For example, if you plan to rent your home and live in a detached garage that has previously been converted to living quarters, this is illegal in most jurisdictions and can result in fines or other penalties assessed against you as the property owner. If you plan to rent your home which you have subdivided into apartment type living quarters with a shared kitchen or kitchenettes in each apartment area, this is also illegal in most jurisdictions. If you plan to rent your home and occupy a recreational vehicle parked alongside or adjacent to your property, this is most likely illegal in most jurisdictions. As another person pointed out, if you live in an area that is part of a Homeowners Association, there may be restrictions or covenants that prevent you from renting your home as well. It is important that you fully acquaint yourself with the laws and conditions that govern the neighborhood where the property you'd like to rent is located.
I would suggest, BEFORE advertising your property for rental, that you contact the appropriate local entity (City of Las Vegas, City of North Las Vegas, City of Henderson, City of Boulder City or Clark County) and explain what you would like to do to make sure it conforms with that jurisdiction's ordinances. The names of the local departments that handle these inquiries vary from jurisdiction to jurisdiction but try Community Development, Zoning, Code Enforcement or similar departments to find the answers you need before you proceed.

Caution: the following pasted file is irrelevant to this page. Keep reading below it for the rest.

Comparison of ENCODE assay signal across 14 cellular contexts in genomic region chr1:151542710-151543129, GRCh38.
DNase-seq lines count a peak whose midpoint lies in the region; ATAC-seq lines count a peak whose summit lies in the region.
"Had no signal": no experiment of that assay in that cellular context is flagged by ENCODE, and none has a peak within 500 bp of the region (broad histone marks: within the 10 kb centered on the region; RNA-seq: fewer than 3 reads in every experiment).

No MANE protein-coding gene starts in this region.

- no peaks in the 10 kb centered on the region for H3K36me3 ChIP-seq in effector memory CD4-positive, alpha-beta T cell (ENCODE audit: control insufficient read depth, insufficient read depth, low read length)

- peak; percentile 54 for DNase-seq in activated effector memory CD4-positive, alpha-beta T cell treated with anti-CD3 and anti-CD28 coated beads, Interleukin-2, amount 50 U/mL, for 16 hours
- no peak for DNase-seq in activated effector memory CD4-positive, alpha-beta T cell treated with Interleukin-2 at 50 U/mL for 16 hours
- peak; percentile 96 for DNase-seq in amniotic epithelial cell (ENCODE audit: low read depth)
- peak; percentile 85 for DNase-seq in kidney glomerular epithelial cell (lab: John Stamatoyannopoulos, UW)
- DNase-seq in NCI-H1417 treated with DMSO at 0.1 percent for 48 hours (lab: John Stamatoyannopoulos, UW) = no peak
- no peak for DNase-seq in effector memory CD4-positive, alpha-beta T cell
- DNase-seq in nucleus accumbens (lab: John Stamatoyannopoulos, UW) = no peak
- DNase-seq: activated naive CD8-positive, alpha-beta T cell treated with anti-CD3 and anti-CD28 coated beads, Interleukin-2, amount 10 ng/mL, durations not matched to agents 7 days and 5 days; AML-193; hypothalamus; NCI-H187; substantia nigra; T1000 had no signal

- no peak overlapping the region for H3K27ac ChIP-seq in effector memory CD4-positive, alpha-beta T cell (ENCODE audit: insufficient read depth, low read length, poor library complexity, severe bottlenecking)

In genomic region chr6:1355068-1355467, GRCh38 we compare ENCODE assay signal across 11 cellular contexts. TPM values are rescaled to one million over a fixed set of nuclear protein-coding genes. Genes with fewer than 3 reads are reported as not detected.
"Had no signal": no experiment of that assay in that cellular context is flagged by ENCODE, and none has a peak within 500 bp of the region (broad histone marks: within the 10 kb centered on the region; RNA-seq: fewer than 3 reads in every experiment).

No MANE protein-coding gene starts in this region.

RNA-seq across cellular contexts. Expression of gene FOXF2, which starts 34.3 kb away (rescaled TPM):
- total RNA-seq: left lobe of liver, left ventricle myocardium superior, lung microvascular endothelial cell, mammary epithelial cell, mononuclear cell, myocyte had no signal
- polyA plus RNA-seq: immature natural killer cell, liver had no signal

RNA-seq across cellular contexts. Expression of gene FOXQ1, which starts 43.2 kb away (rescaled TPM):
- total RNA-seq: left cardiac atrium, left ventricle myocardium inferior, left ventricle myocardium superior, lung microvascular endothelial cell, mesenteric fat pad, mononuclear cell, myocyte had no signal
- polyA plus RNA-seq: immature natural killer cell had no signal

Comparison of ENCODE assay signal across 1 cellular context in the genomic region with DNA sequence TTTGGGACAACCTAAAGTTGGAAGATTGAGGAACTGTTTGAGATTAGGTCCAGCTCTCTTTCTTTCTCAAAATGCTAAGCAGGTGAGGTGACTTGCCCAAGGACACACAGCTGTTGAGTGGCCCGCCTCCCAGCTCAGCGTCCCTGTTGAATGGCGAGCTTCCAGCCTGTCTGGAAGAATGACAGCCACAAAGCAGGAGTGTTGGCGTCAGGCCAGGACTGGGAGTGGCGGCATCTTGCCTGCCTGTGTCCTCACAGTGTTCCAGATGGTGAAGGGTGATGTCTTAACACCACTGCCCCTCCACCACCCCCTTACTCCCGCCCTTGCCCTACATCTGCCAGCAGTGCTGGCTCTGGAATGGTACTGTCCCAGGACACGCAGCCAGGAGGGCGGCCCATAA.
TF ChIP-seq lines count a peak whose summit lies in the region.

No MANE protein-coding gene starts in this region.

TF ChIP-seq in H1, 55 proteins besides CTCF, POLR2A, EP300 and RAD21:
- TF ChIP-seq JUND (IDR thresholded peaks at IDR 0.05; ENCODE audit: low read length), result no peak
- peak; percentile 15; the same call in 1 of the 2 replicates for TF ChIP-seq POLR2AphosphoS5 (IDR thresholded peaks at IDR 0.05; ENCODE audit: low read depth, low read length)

Good luck and I hope it works out for you!
You do not need a permit, but may need a waiver you plan to rent a single-family residence for a non-conforming use. For example, the property is zoned residential, but the person who wants to rent has an in-home computer repair business. That would be a non-conforming use, and would require a waiver, but not a permit. Another no-no in most jurisdictions is renting the home for less than 30 days, or for "party house" use. Dawn's examples below of non-allowable uses are very good.
If the home is located in a HOA, the HOA rules may govern rentals. If the home is a condominium, the association may limit the number of rentals in the complex to maintain quality of life and to meet government standards for originating loans. We haven't seen a complex in years that has less than the maximum number of rentals. However, there are some complexes that do not have rental restrictions.
Generally, if you're planning to rent a home to someone who is planning to live in it as a home, there is no problem. But if in an association, you must check with them.
Mike Pristow, Donna Hodge & Associates
Keller Williams Realty
If you need any further clarification, I would be happy to speak to you.
Best of luck!
Unless I am missing something- or if you can clarify and provide more information-
I can better answer your question-
A permit is not needed to rent your home-
1- what you need is a property manager- a property management agreement and a lease contract.
2- if you have an hoa you need to verfy that rentals are allowed-
3- you need to speak to us in person on all of the particulars.